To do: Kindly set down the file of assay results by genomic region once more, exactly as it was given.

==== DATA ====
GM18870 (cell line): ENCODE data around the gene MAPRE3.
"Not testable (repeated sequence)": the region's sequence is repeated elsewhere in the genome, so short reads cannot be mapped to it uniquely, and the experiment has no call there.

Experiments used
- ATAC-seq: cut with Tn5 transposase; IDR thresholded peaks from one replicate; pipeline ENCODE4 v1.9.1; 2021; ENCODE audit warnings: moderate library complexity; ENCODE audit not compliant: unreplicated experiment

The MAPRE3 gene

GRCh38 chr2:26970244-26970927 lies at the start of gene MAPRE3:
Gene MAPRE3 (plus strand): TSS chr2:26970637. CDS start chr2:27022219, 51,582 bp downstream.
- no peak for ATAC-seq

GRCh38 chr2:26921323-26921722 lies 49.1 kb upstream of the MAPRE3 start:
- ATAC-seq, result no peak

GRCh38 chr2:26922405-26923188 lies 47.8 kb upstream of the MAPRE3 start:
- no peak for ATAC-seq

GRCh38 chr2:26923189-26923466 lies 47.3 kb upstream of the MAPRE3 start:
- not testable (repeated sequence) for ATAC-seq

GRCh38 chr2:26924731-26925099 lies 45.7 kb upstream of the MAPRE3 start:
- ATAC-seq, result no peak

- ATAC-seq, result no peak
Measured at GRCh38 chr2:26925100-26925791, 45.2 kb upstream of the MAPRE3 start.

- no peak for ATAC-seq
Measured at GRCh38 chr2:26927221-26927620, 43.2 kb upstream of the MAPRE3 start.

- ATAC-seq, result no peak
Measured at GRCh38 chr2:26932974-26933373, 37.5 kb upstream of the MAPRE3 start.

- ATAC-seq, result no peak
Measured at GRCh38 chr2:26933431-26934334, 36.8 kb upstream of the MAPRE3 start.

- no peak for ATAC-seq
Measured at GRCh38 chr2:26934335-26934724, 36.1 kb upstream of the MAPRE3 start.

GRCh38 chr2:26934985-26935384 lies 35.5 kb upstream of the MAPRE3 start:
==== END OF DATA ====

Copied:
GM18870 (cell line): ENCODE data around the gene MAPRE3.
"Not testable (repeated sequence)": the region's sequence is repeated elsewhere in the genome, so short reads cannot be mapped to it uniquely, and the experiment has no call there.

Experiments used
- ATAC-seq: cut with Tn5 transposase; IDR thresholded peaks from one replicate; pipeline ENCODE4 v1.9.1; 2021; ENCODE audit warnings: moderate library complexity; ENCODE audit not compliant: unreplicated experiment

The MAPRE3 gene

GRCh38 chr2:26970244-26970927 lies at the start of gene MAPRE3:
Gene MAPRE3 (plus strand): TSS chr2:26970637. CDS start chr2:27022219, 51,582 bp downstream.
- no peak for ATAC-seq

GRCh38 chr2:26921323-26921722 lies 49.1 kb upstream of the MAPRE3 start:
- ATAC-seq, result no peak

GRCh38 chr2:26922405-26923188 lies 47.8 kb upstream of the MAPRE3 start:
- no peak for ATAC-seq

GRCh38 chr2:26923189-26923466 lies 47.3 kb upstream of the MAPRE3 start:
- not testable (repeated sequence) for ATAC-seq

GRCh38 chr2:26924731-26925099 lies 45.7 kb upstream of the MAPRE3 start:
- ATAC-seq, result no peak

- ATAC-seq, result no peak
Measured at GRCh38 chr2:26925100-26925791, 45.2 kb upstream of the MAPRE3 start.

- no peak for ATAC-seq
Measured at GRCh38 chr2:26927221-26927620, 43.2 kb upstream of the MAPRE3 start.

- ATAC-seq, result no peak
Measured at GRCh38 chr2:26932974-26933373, 37.5 kb upstream of the MAPRE3 start.

- ATAC-seq, result no peak
Measured at GRCh38 chr2:26933431-26934334, 36.8 kb upstream of the MAPRE3 start.

- no peak for ATAC-seq
Measured at GRCh38 chr2:26934335-26934724, 36.1 kb upstream of the MAPRE3 start.

GRCh38 chr2:26934985-26935384 lies 35.5 kb upstream of the MAPRE3 start: